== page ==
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Neuroscience. 2002;115(4):1261-79.

Pathways for emotion: interactions of prefrontal and anterior temporal pathways in the amygdala of the rhesus monkey.

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Department of Health Sciences, Boston University, 635 Commonwealth Avenue, Room 431, Boston, MA 02215, USA.


The amygdala has been implicated in processing information about the emotional significance of the environment and in the expression of emotions, through robust pathways with prefrontal, anterior temporal areas, and central autonomic structures. We investigated the anatomic organization and intersection of these pathways in the amygdala in rhesus monkeys with the aid of bidirectional, retrograde and anterograde tracers. Connections of the amygdala with orbitofrontal and medial prefrontal areas were robust and bidirectional, whereas connections with lateral prefrontal areas were sparse, unidirectional and ascending. Orbitofrontal axons terminated densely in a narrow band around the borders of the magnocellular basolateral nucleus, surrounded by projection neurons along a continuum through the nuclei of the basal complex. In contrast, the input and output zones of medial prefrontal areas were intermingled in the amygdala. Moreover, medial prefrontal axonal terminations were expansive, spreading into the parvicellular basolateral nucleus, which is robustly connected with hypothalamic autonomic structures, suggesting that they may influence the expressive emotional system of the amygdala. On the other hand, orbitofrontal axons heavily targeted the intercalated masses, which issue inhibitory projections to the central nucleus, at least in rats and cats. The central nucleus, in turn, issues a significant inhibitory projection to hypothalamic and brainstem autonomic structures. This evidence suggests that orbitofrontal areas exercise control on the internal processing of the amygdala. In addition, the results provided direct evidence that the connections of anterior temporal visual and auditory association cortices occupy overlapping territories with the orbitofrontal cortices particularly in the posterior half of the amygdala, and specifically within the intermediate sector of the basolateral nucleus and in the magnocellular part of the basomedial nucleus (also known as accessory basal), suggesting a closely linked triadic network. This intricate network may be recruited in cognitive tasks that are inextricably linked with emotional associations.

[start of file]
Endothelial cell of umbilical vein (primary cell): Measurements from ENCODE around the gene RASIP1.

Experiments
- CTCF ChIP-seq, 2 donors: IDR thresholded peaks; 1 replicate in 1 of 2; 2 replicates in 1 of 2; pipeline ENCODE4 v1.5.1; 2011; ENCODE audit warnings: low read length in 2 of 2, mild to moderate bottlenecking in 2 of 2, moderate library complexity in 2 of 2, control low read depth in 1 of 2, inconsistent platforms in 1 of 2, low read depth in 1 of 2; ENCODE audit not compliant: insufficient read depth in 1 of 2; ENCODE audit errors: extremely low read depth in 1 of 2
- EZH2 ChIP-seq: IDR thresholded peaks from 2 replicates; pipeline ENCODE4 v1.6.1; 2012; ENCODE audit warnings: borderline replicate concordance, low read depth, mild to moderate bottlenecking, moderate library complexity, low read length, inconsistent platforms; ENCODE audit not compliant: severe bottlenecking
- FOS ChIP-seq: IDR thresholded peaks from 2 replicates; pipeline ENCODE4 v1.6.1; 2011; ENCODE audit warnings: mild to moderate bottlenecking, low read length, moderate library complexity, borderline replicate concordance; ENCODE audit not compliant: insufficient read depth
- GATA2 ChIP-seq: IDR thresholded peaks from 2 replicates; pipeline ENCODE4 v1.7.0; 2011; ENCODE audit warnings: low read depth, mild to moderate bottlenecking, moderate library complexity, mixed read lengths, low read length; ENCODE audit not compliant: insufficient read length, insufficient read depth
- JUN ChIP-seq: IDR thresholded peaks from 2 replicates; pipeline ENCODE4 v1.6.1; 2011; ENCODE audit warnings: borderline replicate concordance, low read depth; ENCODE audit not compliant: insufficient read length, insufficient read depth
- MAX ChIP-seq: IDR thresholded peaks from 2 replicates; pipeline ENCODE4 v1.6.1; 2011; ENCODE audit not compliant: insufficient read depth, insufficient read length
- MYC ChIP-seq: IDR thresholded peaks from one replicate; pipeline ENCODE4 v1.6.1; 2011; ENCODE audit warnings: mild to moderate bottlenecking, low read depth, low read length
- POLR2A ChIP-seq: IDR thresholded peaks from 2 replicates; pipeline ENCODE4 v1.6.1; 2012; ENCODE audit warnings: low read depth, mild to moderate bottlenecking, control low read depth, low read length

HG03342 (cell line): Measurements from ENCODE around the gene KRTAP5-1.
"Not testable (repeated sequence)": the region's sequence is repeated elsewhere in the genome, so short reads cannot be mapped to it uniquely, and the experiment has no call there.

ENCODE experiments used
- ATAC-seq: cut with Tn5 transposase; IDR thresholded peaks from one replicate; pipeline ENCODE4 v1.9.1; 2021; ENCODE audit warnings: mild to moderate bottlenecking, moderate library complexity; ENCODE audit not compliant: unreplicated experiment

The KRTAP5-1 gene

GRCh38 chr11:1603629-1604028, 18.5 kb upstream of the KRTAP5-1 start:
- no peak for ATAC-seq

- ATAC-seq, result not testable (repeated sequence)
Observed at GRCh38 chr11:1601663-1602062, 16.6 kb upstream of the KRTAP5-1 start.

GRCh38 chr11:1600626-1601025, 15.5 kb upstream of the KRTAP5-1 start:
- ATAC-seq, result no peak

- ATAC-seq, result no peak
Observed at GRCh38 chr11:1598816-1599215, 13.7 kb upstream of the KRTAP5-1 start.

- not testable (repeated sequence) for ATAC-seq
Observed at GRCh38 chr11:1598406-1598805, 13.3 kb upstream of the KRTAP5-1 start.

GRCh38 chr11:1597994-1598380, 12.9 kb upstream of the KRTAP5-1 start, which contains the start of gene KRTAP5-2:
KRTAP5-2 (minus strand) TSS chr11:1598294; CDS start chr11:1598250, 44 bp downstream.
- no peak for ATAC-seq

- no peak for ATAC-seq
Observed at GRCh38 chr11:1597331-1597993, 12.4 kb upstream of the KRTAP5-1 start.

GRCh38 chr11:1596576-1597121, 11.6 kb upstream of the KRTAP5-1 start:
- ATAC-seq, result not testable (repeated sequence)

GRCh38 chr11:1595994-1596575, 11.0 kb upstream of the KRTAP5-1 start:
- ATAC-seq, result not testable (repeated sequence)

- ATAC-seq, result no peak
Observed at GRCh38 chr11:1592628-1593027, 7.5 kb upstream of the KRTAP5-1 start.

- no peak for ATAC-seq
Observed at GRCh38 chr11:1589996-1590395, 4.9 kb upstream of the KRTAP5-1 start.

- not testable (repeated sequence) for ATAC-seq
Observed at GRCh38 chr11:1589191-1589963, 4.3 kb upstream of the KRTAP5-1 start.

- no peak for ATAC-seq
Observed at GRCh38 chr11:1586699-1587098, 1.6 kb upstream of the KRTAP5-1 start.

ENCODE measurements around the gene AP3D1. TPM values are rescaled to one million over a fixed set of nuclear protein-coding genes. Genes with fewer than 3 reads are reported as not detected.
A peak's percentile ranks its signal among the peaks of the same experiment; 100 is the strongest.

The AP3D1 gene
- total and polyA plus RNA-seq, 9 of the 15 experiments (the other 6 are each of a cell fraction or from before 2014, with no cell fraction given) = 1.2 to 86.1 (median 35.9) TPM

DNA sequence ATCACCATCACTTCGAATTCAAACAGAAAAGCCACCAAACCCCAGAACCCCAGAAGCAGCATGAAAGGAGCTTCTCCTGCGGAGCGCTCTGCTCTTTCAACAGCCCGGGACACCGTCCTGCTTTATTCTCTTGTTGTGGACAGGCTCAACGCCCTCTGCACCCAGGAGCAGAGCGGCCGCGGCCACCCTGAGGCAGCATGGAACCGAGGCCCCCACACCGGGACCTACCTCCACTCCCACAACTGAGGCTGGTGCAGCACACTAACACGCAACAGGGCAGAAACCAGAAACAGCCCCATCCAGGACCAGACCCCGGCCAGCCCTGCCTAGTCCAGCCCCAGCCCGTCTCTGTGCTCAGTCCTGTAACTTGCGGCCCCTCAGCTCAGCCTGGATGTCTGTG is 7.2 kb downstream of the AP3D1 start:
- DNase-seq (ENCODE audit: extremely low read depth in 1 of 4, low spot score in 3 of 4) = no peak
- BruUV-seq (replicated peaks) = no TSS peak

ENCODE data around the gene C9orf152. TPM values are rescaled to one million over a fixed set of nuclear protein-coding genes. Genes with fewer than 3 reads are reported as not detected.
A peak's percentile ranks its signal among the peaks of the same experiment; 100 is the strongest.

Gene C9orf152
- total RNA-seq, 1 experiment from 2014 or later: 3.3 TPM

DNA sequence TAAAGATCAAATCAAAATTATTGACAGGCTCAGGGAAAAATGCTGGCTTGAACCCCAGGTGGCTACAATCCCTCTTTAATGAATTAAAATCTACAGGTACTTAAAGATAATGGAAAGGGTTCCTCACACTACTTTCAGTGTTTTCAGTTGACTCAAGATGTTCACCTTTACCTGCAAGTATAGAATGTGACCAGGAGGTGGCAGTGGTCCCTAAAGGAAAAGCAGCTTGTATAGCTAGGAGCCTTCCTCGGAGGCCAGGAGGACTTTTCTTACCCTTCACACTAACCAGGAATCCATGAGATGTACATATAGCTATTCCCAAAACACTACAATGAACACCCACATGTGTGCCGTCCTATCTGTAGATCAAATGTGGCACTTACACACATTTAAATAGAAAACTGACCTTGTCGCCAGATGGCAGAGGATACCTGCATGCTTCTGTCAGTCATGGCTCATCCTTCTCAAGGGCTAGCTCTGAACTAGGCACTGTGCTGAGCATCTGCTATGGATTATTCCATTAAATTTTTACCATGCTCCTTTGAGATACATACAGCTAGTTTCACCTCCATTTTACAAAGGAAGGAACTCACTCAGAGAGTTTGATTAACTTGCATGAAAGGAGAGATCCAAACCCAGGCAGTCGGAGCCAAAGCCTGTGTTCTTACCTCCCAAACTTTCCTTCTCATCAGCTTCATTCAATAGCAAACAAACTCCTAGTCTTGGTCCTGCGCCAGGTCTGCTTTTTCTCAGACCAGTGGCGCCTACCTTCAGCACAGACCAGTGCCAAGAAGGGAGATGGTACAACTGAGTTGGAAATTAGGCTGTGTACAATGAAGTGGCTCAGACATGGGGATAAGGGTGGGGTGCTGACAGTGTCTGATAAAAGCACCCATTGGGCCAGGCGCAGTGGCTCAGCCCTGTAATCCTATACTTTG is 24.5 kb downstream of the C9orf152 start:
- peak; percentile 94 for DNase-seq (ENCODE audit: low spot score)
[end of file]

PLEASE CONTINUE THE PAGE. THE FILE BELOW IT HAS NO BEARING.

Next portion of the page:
[Indexed for MEDLINE]

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